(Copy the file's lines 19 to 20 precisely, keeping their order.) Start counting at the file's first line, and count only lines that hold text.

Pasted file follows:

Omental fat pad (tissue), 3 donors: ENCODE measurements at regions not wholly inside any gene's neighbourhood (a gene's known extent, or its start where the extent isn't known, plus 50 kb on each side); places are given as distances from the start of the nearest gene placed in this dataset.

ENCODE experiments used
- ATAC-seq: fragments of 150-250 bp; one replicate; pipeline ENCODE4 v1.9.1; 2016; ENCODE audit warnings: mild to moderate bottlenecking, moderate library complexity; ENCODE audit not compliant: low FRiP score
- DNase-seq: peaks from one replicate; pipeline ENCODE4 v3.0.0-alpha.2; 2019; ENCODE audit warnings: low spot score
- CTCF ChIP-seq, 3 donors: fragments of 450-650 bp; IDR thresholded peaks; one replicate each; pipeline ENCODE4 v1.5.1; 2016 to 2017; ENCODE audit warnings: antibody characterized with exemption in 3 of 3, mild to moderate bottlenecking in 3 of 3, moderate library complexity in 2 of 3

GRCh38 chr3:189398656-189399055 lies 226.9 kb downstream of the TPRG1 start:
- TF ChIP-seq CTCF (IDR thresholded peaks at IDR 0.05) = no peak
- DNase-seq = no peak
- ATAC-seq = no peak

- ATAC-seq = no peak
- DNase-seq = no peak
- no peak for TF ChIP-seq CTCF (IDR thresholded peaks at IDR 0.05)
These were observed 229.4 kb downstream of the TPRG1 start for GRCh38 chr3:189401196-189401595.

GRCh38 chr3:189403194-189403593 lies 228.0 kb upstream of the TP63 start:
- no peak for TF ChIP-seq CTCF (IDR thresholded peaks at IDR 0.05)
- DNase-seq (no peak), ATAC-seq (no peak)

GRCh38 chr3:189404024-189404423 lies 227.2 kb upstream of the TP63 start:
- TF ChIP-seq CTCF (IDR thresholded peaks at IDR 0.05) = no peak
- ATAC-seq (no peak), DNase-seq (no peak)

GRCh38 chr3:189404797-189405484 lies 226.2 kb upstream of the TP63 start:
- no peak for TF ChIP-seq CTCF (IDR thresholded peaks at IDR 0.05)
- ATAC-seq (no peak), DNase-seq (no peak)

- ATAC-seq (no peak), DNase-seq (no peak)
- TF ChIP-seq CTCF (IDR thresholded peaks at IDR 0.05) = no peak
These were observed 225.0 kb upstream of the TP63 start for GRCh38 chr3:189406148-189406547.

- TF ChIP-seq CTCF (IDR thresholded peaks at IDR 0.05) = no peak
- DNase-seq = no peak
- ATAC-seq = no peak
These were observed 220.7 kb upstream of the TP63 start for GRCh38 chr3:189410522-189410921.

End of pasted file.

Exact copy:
- ATAC-seq (no peak), DNase-seq (no peak)

GRCh38 chr3:189404797-189405484 lies 226.2 kb upstream of the TP63 start: